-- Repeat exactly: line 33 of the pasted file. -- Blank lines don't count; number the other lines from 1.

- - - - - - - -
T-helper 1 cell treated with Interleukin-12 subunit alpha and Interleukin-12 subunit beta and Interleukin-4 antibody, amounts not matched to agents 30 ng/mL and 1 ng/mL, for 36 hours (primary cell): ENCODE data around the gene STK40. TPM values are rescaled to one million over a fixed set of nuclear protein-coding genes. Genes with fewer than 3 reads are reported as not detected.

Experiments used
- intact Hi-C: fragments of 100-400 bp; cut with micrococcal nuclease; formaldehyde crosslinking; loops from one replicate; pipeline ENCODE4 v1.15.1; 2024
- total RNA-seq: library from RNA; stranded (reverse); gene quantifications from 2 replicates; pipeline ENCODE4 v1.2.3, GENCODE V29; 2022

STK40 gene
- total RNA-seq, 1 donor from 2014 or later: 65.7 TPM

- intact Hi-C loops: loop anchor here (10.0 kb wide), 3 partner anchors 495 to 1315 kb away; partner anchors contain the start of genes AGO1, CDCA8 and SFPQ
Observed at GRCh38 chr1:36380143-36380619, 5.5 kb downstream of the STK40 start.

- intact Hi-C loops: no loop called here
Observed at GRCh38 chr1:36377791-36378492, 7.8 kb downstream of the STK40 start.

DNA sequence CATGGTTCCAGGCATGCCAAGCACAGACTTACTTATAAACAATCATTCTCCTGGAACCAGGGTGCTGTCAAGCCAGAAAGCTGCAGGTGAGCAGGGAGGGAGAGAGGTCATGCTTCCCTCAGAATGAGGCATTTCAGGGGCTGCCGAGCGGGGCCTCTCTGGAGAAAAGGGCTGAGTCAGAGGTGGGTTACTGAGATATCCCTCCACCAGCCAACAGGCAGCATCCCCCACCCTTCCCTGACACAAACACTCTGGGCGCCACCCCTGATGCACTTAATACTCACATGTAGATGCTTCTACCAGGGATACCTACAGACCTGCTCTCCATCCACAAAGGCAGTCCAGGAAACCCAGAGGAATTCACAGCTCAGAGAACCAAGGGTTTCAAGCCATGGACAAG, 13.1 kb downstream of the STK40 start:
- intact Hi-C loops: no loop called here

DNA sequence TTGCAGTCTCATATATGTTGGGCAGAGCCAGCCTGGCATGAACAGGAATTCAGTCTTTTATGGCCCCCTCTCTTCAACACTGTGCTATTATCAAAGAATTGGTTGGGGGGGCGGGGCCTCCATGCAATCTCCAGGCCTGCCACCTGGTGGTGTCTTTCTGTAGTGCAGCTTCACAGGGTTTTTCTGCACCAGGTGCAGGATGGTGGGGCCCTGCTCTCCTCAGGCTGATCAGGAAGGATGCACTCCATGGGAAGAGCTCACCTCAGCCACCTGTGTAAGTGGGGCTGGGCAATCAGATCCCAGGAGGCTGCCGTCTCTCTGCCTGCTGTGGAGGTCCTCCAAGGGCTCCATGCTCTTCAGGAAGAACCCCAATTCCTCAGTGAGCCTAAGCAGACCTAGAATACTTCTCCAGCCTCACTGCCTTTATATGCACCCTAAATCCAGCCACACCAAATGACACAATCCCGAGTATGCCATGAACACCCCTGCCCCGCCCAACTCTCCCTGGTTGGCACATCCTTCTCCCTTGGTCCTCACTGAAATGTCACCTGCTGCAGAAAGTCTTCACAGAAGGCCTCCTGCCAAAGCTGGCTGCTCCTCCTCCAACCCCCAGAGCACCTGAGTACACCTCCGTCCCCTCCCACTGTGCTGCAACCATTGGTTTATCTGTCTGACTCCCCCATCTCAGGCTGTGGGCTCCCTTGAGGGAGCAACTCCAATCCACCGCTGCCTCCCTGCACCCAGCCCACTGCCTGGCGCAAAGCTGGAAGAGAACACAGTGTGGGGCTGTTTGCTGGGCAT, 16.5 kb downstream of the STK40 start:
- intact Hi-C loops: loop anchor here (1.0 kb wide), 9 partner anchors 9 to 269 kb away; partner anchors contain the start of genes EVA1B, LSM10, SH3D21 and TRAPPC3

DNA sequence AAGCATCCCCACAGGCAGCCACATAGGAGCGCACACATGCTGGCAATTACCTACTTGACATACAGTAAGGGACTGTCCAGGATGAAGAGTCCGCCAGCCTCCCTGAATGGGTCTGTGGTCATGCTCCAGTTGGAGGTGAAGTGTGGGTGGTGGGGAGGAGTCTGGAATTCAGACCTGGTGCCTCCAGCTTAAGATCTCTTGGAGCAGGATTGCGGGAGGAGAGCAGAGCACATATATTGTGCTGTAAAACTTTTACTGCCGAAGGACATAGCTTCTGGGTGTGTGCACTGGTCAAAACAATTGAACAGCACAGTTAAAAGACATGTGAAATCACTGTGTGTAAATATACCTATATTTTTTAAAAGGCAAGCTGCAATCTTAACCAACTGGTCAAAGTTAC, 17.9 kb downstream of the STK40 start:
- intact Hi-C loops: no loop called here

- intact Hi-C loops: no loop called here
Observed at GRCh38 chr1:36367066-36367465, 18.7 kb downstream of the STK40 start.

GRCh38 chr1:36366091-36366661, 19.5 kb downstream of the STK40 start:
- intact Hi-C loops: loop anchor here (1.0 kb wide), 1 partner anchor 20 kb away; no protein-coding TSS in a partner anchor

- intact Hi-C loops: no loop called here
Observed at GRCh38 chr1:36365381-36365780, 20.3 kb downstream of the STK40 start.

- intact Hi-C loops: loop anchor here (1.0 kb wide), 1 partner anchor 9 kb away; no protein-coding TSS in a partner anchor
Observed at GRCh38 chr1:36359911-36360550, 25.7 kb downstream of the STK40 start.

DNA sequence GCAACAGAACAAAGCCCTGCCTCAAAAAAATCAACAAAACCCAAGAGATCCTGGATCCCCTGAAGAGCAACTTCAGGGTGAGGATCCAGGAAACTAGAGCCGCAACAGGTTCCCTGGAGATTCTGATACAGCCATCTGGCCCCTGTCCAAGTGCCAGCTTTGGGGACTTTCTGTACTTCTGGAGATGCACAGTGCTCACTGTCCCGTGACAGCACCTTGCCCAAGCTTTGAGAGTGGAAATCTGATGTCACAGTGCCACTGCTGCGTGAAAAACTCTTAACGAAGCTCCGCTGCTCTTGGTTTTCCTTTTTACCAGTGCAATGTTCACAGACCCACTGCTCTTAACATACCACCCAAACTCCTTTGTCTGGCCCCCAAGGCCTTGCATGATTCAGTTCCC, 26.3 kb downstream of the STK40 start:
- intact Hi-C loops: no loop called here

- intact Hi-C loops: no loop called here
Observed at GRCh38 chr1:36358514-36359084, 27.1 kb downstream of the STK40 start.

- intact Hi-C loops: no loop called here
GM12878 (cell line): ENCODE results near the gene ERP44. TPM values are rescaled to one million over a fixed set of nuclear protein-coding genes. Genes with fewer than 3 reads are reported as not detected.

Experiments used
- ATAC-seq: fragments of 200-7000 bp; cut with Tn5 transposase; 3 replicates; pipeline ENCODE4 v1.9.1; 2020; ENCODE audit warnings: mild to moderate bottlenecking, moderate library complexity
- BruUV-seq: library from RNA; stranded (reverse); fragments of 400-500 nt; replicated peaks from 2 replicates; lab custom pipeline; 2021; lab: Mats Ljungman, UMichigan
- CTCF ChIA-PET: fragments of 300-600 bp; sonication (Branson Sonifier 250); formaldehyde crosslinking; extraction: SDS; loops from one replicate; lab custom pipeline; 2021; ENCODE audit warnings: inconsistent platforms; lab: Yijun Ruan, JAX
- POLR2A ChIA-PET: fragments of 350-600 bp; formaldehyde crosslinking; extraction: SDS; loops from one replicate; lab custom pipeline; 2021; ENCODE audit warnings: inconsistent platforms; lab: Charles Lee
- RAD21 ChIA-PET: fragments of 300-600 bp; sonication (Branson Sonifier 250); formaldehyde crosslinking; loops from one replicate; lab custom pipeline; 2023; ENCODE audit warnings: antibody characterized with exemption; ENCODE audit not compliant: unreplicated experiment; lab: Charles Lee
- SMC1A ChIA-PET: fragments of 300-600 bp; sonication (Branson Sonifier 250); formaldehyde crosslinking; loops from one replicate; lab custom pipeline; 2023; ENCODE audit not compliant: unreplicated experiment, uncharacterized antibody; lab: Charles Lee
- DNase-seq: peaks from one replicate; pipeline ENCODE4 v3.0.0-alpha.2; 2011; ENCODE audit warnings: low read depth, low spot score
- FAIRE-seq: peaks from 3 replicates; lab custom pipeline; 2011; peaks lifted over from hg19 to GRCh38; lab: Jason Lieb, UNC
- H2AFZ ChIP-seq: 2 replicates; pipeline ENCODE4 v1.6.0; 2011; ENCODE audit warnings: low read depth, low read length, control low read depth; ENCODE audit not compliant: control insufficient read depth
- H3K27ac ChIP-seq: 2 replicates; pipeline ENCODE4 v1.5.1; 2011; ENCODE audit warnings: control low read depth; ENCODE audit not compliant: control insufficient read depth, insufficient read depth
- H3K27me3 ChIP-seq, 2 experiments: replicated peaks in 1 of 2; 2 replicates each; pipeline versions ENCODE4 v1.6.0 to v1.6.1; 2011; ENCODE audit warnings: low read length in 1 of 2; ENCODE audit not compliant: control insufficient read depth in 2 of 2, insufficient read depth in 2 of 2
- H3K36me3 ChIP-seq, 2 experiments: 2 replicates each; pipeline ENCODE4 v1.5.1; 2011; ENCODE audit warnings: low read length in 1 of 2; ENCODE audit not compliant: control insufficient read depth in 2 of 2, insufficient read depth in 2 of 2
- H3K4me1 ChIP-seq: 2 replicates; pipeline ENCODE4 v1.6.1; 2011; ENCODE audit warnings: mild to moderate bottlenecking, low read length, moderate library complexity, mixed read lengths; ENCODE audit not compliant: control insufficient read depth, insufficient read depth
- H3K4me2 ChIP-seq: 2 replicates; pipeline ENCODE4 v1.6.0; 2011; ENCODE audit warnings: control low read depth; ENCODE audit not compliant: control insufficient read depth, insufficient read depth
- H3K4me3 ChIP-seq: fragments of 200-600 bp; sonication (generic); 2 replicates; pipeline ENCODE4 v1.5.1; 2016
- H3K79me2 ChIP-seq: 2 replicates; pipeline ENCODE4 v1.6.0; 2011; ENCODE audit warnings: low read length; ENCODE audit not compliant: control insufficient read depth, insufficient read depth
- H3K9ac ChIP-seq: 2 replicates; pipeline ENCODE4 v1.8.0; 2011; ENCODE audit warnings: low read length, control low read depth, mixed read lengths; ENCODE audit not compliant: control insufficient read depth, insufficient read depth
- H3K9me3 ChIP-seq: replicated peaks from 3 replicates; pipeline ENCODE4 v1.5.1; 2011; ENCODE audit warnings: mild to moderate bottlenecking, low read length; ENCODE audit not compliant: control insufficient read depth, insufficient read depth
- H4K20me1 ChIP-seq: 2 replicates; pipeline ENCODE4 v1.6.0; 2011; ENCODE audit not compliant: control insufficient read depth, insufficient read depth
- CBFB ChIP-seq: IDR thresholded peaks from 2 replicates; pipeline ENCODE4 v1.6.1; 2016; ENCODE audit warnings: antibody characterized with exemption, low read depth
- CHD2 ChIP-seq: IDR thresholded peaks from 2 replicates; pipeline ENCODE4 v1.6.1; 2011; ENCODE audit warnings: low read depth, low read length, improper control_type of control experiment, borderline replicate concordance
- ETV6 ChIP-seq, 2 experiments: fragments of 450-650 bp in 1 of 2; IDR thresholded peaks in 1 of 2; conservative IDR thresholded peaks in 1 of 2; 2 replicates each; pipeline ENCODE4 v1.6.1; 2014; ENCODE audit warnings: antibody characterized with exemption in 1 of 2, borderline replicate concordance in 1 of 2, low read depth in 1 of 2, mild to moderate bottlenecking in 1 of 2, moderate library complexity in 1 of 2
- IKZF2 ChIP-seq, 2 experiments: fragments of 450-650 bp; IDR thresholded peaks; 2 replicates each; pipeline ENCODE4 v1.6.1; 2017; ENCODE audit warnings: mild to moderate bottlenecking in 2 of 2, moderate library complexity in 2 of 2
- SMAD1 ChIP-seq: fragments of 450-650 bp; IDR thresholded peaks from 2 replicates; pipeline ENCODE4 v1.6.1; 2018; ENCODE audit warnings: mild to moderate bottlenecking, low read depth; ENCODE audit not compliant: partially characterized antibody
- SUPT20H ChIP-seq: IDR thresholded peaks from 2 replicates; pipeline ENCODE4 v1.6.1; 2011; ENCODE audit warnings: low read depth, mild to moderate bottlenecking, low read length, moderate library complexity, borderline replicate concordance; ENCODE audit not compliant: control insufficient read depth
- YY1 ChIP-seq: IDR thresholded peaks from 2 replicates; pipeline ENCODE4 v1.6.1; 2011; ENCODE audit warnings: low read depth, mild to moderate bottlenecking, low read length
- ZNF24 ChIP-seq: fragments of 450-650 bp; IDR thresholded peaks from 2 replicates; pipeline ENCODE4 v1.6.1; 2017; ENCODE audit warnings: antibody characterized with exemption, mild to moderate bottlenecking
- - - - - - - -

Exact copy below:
- BruUV-seq: library from RNA; stranded (reverse); fragments of 400-500 nt; replicated peaks from 2 replicates; lab custom pipeline; 2021; lab: Mats Ljungman, UMichigan